Acoustic guitars are made of wood, and wood shrinks as humidity in the air drops, and swells as it rises. So, why should you care? Because shrinking and swelling can cause permanent damage to your guitar. What’s the answer? A humidifier. Keep reading and I’ll explain the different types and how to choose a guitar humidifier.
As I said, the shrinking and swelling that results from changes in humidity can really do a number on a guitar that isn’t properly taken care of. Glue joints will fail. Cracks will develop in the wood. The guitar will lose tone and volume. You might even experience a discoloration in the finish. And the really bad news is that these types of repairs are expensive. Much more so than investing a small amount on a humidifier to prevent this damage.
When I first heard about using a humidifier, I doubted its usefulness. After all, the wood used in the construction of a guitar is not green; its already been dried before milling into the instrument in your hands. The problem is that these days, the wood used has been kiln-dried, then made into a guitar in a climate-controlled facility, then probably sold in a climate-controlled room. All of which serves to keep the moisture content in the wood relatively stable. Then you get it home, and the guitar is now at the mercy of the local climate.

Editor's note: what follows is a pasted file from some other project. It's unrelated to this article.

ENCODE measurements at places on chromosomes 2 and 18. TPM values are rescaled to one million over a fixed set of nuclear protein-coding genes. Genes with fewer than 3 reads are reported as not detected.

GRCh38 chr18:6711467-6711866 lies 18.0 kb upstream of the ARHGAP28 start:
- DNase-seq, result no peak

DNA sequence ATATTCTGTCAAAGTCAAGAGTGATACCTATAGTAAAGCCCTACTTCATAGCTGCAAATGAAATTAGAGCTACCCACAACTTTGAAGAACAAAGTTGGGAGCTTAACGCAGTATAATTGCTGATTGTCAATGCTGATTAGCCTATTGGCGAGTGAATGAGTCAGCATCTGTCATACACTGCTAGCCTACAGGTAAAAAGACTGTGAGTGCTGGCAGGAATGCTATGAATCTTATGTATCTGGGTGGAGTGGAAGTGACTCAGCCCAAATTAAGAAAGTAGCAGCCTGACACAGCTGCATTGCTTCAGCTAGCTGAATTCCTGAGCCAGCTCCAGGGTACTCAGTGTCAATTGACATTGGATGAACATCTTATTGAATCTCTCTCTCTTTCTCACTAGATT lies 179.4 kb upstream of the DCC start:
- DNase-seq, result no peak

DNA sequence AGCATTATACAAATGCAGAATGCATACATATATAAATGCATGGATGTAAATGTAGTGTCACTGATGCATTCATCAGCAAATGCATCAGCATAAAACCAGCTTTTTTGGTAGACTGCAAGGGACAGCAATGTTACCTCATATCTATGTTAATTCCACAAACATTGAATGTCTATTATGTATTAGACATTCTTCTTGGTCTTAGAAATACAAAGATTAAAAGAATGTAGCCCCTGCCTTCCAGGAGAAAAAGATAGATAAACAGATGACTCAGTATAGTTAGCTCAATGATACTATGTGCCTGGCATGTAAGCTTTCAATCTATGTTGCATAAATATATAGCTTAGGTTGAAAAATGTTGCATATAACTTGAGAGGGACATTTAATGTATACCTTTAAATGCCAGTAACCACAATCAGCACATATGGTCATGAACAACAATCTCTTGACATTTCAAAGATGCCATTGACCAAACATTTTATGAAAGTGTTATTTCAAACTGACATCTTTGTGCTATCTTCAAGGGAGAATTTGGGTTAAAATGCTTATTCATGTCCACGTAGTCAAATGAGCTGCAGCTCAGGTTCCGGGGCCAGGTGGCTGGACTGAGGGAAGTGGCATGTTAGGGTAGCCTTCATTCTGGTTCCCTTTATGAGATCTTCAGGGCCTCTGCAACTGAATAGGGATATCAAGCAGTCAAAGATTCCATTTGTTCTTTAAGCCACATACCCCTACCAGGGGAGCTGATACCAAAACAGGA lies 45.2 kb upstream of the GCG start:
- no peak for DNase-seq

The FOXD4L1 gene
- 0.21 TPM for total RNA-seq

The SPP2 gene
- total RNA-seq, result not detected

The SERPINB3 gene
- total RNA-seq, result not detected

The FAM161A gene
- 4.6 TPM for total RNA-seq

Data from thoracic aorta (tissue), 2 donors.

Types Of Humidifiers
There are three types of humidifiers that can be used with an acoustic guitar: sound hole, guitar case, and room humidifiers. I’ll explain each of these below.